• Doubts remain over outstanding payments
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  • New Bill to plug anomalies
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Livingstone Marufu
FORMER AfrAsia workers have been paid US$2 million of the US$6 million that is owed to them in pension packages seven months after the financial institution closed shop, but there are doubts on whether the full sum that was invested by the pension fund trustees can be fully

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recovered, it has been learnt.

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AfrAsia Bank Zimbabwe, formed after the acquisition of Kingdom Bank Africa Limited, had its licence cancelled by the Reserve Bank of Zimbabwe (RBZ) on February 24, 2015 as it was deemed financially unsound.

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After the bank’s closure, the Pension Fund Trustees of AfrAsia Holdings were appointed liquidators to wind up the fund in order to avoid the associated costs that come with an external liquidator.

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Former group chief executive officer Mrs Lynn Mukonoweshuro was appointed the principal officer/chairperson.
\nOther members were Mr Noel Mukutirwa, Mr Savious Mushosho, Mr Patrick Chitehwe and Mr Kenneth Kaseke and Mr Dale Mafunda.
\nMinerva Consulting was appointed the professional fund administrators.

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However, endless delays in paying out proceeds from the pension fund made most of the ex-workers restive.
\nThe Insurance and Pensions Commission (IPEC) prudential supervision manager, Mr Munyaradzi Machinjika, told The Sunday Mail Business recently that although the Commission was not obliged to monitor the liquidation of the bank, its brief was to supervise Minerva, which falls under its purview.

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“The engagement process has progressed well, except that members have received a fraction of what they are duly owed by the fund.
\n“As of August 20 2015, Minerva confirmed that the members had received their one-third commutation payments, although at a discount, given some doubts as to the recoverability of some assets in which the fund had invested. . .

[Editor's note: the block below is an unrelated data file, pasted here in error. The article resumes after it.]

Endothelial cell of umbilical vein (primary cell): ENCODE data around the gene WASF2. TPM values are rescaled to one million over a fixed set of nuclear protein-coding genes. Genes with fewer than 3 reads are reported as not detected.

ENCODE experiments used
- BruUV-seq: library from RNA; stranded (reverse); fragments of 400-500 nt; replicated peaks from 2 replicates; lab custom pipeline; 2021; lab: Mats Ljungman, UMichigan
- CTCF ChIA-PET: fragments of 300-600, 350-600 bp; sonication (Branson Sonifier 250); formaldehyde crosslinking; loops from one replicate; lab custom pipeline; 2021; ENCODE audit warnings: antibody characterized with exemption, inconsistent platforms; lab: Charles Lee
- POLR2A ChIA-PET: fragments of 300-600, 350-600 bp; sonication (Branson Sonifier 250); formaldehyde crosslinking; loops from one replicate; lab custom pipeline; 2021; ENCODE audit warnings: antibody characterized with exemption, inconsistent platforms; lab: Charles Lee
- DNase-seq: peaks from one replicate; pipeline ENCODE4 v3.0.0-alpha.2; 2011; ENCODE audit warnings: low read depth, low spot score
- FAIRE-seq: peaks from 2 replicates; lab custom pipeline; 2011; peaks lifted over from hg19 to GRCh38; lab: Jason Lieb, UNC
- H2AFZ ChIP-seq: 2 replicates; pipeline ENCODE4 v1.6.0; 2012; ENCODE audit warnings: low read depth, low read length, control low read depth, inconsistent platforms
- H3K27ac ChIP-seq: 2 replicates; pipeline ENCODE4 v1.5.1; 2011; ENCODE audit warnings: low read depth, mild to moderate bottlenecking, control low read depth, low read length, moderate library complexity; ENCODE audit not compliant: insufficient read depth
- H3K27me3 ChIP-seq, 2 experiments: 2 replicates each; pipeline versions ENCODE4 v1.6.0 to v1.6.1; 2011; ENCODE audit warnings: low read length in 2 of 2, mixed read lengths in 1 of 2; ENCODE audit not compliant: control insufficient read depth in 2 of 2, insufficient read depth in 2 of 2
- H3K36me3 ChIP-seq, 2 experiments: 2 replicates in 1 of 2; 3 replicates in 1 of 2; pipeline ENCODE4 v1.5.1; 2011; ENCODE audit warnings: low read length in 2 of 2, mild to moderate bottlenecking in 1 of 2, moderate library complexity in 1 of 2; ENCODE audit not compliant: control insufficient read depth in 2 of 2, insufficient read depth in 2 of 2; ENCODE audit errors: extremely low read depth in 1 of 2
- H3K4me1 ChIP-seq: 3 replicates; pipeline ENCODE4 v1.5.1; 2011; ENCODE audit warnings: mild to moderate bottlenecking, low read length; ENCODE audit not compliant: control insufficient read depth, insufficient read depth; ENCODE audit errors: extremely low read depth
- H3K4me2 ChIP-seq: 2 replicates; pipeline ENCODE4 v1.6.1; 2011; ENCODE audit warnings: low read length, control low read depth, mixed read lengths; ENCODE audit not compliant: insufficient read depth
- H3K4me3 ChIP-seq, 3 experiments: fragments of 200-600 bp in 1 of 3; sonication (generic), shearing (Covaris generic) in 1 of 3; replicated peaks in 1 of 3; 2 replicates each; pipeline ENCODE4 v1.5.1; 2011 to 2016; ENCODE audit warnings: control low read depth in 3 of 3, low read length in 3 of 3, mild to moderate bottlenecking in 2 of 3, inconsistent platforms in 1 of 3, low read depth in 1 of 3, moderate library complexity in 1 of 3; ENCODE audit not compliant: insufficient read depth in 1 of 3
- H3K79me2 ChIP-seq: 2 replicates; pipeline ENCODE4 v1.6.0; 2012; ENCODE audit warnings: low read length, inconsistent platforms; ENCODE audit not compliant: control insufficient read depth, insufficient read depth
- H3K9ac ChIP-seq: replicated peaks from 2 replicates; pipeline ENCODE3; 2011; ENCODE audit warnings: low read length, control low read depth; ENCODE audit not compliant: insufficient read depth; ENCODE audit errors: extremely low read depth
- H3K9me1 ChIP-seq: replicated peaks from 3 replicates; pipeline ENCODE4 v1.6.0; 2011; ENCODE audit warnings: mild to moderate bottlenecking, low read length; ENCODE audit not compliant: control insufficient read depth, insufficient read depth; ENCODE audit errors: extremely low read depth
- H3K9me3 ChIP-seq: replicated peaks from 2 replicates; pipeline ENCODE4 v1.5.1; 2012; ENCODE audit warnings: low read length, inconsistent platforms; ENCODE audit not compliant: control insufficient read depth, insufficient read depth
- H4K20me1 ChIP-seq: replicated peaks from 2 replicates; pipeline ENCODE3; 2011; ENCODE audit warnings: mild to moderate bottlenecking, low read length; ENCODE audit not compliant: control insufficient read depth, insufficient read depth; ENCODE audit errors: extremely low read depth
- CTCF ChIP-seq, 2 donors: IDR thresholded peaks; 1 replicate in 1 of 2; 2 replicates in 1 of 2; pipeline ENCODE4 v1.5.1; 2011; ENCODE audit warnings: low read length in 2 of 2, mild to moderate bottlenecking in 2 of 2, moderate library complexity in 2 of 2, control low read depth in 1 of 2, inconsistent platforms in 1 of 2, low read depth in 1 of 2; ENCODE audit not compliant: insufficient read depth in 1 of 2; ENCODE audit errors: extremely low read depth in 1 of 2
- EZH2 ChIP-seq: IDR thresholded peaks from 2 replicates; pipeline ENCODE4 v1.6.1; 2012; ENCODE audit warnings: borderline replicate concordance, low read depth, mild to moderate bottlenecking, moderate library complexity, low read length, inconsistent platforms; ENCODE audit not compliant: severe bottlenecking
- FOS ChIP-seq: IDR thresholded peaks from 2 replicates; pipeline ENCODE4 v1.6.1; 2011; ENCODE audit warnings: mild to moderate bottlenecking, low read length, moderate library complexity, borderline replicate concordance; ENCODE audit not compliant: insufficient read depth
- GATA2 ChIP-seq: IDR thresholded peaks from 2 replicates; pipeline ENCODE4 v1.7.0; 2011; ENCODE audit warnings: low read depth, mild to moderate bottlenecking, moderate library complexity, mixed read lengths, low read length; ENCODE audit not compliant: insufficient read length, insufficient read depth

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“The liquidation process is not under our control; we continue to monitor the situation via updates from Minerva, who are our regulated player as the administrator of AfrAsia Pension Fund, to make sure all the pension fund is paid.

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“The sponsoring employer, AfrAsia bank, directed Minerva to liquidate investments elsewhere and pay the proceeds into AfrAsia’s bank account despite clear signs that the bank had liquidity challenges which compromised accessibility of benefits by members. It is our understanding that Minerva tried without success to advise the fund to find an alternative banker,” said Mr Machinjika.

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IPEC, which noted that part of the delays in paying out funds owed to ex-AfrAsia workers was mainly caused by lack of expertise and failure to conform to the Pensions and Provident Funds Act on the part of board of trustees and liquidators, believes that the Pension and Provident Fund Bill will be able to strengthen its supervisory role and plug loopholes that exist in the current system.

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“We have tried to tighten the rule book by way of the Pension and Provident Fund Bill, which we believe will go a long way in arming IPEC with legal teeth, including corporate governance requirements and guidelines. . .

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“The process (to pay off ex-workers) has taken this long as a result of shortage of competent expertise in the running of pensions; the Board of trustees and the professional fund administrators, Minerva Consulting.

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“Their main roles include drafting rules of the pension funds to comply with the Pension and Provident Funds Act, administration, minute taking, chasing up late pension contribution payments and benefit payments,” explained Mr Machinjika.

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Through engagements among the Commission, Minerva and the liquidator, the claims of the pensioners have since been registered with the principal liquidator – the Deposit Protection Commission (DPC) – to ensure that they benefit from the liquidation process.

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Government has come up with a commission of enquiry to investigate the value of pension and insurance assets lost during the changeover from the Zimbabwe-dollar era to the multicurrency system.